Local Farmers Honored at "Farm to Folk" Event

PFI plans to launch program to enable Des Moines area consumers to shop online for Iowa-produced food.

Local farmers were honored recently for a year of providing Ames-area consumers with healthful, fresh, locally-produced food. In other "Buy Local" news, the Practical Farmers of Iowa Organization is planning to launch a program in 2008 that will enable Des Moines area consumers to shop online for a wide variety of Iowa-produced food products.

The recent event in Ames was for "Farm to Folk," which connects producers and consumers, and was sponsored by Slow Food Ames, a group dedicated to a tasty and diverse food supply.

Farm to Folk farmers who were honored include: Jill and Jeff Burkhart of Picket Fence Creamery, Rick and Stacy Hartmann of Small Potatoes Farm, Cleve Pulley of Pulley Produce, Dean, Judy and Mike Henry of The Berry Patch, Steve Paul's family of Paul's Grains, Bill and Mary Beth Lindsey of Grains of Wisdom, Lonna Nachtigal and Joe Lynch of Onion Creek Farm, Bruce Smith of Iowa Fresh Produce, Nick Wallace of Nick's Wild Fish and Wallace Farms, Nan Bonfils and Don Adams of Full Circle Farm, and Cindy Madsen of Audubon Family Farms.

They're already ordering online in Ames

Consumers Rich Schuler and Teresa Opheim of Ames were the recipients of the Golden Fork Award, for buying the most locally-produced food as consumers. "We want to buy as much food as we can from farmers we know," said Opheim. "The food is fresher, it's better quality and we like supporting these wonderful people." She also finds the online ordering convenient.

Marilyn Anderson, co-coordinator of Farm to Folk, explains, "Farm to Folk impacts farmers by assisting them in marketing their products and impacts consumers by making it easier to access local food." Farm to Folk provides an online ordering system that allows members to buy products from local producers. People have the option of purchasing a seasonal produce share or participating "a la carte," whereby they place an order each week.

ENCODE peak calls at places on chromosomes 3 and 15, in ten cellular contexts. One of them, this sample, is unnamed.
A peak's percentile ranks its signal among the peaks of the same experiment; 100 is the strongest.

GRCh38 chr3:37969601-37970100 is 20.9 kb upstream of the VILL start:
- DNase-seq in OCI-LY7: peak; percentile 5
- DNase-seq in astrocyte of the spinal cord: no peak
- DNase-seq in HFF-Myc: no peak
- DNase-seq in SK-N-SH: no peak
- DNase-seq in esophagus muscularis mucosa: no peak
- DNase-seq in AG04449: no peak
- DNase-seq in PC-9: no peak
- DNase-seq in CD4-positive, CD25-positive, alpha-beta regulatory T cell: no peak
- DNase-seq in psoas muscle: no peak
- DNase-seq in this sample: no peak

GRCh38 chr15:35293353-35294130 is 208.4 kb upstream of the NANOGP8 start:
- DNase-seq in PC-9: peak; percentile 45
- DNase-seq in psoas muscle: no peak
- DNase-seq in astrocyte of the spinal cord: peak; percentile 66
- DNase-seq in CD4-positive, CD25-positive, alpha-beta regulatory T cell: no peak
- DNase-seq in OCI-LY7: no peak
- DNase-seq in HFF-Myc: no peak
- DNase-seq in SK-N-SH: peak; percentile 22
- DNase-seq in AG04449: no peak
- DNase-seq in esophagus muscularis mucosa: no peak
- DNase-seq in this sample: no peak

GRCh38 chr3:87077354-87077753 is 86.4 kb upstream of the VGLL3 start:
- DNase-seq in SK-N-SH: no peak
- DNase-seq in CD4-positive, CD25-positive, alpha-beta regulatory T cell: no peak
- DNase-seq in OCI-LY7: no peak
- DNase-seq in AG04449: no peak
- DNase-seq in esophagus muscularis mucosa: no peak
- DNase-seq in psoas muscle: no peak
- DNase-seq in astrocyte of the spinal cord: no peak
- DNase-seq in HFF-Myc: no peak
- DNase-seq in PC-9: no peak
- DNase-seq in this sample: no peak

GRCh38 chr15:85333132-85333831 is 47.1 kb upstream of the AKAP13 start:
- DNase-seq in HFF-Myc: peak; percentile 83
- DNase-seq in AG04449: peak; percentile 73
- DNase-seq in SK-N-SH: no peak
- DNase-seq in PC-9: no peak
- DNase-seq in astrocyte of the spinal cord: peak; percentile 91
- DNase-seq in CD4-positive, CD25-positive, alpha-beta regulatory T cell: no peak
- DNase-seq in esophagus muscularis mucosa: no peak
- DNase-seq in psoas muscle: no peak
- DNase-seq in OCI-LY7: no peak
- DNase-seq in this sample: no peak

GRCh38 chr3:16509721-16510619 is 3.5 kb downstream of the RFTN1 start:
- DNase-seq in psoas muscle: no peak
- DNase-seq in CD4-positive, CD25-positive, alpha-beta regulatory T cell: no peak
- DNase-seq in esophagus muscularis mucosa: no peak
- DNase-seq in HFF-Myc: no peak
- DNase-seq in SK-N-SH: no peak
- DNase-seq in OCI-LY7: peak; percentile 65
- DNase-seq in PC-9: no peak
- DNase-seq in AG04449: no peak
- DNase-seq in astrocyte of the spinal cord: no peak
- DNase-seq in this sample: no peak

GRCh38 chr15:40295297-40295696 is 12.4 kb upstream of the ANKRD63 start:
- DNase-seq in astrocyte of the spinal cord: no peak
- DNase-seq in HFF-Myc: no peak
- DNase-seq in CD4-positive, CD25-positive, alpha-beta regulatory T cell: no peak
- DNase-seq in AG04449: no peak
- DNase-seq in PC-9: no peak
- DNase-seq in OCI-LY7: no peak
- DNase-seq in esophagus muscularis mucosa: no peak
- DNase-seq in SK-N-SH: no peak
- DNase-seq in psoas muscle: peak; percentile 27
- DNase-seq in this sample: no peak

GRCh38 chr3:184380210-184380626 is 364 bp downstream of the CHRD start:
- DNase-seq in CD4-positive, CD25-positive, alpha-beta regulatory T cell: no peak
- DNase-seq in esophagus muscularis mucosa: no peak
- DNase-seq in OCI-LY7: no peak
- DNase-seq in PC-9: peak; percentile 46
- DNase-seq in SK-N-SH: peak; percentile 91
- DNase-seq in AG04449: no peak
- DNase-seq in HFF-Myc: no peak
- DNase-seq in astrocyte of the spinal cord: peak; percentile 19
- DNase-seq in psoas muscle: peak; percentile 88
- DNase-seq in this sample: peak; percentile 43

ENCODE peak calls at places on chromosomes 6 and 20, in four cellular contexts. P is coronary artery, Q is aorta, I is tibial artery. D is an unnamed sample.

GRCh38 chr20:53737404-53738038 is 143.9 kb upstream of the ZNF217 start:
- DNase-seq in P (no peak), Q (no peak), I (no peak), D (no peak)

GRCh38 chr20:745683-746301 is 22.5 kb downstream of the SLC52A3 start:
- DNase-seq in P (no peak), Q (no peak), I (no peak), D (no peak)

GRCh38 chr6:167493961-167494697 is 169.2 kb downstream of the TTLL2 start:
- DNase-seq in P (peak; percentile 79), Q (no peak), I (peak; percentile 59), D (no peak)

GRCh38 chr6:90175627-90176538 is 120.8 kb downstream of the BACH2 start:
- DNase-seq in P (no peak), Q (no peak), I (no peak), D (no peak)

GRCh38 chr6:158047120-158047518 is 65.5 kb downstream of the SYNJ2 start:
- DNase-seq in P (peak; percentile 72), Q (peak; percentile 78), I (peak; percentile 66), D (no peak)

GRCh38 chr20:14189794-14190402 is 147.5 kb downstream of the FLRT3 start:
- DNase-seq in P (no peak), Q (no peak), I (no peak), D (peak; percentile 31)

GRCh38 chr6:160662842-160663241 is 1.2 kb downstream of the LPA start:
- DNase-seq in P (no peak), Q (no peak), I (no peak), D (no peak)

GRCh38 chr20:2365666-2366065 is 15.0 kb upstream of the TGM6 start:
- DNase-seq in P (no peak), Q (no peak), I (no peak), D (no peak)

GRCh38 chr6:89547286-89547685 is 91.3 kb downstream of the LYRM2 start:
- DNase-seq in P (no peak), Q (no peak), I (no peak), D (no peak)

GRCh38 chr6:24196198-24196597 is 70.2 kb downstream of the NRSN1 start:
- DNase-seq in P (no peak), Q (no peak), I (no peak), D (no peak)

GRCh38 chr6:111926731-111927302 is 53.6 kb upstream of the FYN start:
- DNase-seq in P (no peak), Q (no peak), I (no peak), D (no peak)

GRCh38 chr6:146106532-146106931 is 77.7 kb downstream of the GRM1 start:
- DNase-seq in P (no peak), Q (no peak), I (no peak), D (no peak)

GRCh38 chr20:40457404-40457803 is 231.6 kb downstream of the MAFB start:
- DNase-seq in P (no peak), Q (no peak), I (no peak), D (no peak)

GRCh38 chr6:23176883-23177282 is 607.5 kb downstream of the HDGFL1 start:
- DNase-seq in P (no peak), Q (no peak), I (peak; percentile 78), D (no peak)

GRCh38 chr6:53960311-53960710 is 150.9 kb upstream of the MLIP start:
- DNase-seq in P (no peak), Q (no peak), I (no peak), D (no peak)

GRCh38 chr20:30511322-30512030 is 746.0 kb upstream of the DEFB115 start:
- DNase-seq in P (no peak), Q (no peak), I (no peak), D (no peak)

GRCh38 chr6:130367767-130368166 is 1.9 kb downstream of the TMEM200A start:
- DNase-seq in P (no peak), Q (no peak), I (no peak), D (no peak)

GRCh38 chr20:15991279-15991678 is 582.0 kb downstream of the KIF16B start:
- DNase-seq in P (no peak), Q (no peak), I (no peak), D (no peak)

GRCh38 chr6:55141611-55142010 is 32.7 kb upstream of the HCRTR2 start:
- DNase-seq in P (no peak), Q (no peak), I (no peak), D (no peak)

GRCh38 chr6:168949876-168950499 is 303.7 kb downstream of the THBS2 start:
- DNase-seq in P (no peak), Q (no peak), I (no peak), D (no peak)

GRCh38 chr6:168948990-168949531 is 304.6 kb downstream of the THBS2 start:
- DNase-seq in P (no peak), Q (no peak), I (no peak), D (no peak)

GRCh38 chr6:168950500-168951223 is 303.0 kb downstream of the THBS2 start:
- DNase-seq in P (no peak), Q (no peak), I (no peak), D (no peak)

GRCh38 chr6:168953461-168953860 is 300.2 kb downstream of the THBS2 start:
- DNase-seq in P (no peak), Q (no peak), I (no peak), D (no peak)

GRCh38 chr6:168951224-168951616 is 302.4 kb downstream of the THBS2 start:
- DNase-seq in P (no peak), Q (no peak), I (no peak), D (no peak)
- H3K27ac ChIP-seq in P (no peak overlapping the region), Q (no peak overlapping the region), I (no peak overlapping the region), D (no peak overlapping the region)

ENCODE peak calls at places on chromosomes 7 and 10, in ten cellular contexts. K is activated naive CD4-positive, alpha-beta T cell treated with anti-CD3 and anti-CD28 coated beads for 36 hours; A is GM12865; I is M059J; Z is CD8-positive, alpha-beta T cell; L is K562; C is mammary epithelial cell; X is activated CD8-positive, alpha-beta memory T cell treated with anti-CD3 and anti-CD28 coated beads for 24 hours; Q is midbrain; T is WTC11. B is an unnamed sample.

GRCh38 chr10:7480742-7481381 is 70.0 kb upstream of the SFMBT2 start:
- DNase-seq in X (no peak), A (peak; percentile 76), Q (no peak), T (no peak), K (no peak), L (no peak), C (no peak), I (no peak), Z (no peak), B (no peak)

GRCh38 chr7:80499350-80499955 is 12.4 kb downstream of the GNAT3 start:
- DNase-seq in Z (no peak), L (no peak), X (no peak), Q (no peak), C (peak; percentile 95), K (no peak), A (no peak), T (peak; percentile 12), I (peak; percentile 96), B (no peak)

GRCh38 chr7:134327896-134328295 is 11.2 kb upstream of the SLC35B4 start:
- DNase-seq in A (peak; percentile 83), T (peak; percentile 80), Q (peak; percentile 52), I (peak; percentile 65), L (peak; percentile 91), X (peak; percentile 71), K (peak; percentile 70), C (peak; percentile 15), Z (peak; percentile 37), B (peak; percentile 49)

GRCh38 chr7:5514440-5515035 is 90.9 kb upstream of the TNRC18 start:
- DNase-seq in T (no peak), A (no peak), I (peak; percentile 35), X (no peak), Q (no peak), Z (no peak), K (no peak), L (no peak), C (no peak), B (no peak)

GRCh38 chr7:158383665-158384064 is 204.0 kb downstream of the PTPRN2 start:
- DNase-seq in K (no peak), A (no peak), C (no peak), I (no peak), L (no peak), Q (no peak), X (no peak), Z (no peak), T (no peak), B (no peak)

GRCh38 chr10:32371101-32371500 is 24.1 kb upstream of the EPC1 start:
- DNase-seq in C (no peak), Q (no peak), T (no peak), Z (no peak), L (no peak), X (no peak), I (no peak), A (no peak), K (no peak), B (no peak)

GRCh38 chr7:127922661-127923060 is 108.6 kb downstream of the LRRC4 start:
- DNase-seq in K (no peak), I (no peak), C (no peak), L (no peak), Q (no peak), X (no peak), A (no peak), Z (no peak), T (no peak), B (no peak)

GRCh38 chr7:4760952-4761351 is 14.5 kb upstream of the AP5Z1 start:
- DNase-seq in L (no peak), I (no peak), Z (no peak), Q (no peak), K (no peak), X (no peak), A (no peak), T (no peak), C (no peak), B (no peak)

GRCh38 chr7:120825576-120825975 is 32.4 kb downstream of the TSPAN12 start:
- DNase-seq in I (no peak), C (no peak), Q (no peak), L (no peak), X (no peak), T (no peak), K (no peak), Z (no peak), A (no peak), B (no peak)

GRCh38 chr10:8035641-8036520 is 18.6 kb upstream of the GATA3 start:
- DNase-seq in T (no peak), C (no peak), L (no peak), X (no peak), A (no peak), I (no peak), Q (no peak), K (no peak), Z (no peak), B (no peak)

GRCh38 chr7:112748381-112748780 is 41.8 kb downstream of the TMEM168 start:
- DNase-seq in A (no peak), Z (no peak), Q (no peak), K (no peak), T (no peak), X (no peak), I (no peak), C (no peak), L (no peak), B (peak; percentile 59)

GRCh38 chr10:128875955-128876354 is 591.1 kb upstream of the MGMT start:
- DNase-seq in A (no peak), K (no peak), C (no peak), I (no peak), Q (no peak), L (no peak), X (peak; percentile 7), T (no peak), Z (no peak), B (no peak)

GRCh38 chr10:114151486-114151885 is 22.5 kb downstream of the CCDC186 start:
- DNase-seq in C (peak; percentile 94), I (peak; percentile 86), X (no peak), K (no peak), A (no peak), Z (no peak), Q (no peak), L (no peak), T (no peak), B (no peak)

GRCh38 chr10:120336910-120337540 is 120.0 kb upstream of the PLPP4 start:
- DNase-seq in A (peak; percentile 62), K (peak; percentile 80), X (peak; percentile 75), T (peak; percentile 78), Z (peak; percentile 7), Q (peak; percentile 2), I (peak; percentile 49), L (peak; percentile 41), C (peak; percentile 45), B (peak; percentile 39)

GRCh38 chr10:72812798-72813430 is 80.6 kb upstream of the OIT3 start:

Practical Farmers of Iowa urges Ames-area residents to join Farm to Folk. In addition, the group is setting up a similar Internet-ordering system, the Iowa Food Cooperative, which will become active early 2008 to serve the Des Moines area.

"Buy local" online coming to Des Moines

The program will allow Des Moines-area consumers to shop online for a wide variety of Iowa products. The Iowa Food Cooperative project, as it is being called, will sell products such as frozen meat, eggs, dairy products and less perishable produce too, such as potatoes, squash, onions and apples.

Opheim says shoppers will be able to go to a Web site and order products based on lists provided by local farmers. A few days later, those items will be delivered to a location as yet to be determined in the Des Moines area. She says more details will be worked out between now and the time the program is launched shortly before the 2008 growing season.

To learn how to become a member of Farm to Folk, visit www.farmtofolk.com or contact Marilyn Andersen at [email protected] or 515-388-5501, or Deb Edmonson at [email protected] or 515-292-4079.

PFI is a nonprofit sustainable agriculture group dedicated to farming that is profitable, environmentally sound and healthy for consumers and communities. Founded in 1985, PFI has over 700 farmer and nonfarmer members throughout Iowa. For more information, call 515-232-5661 or visit www.practicalfarmers.org.

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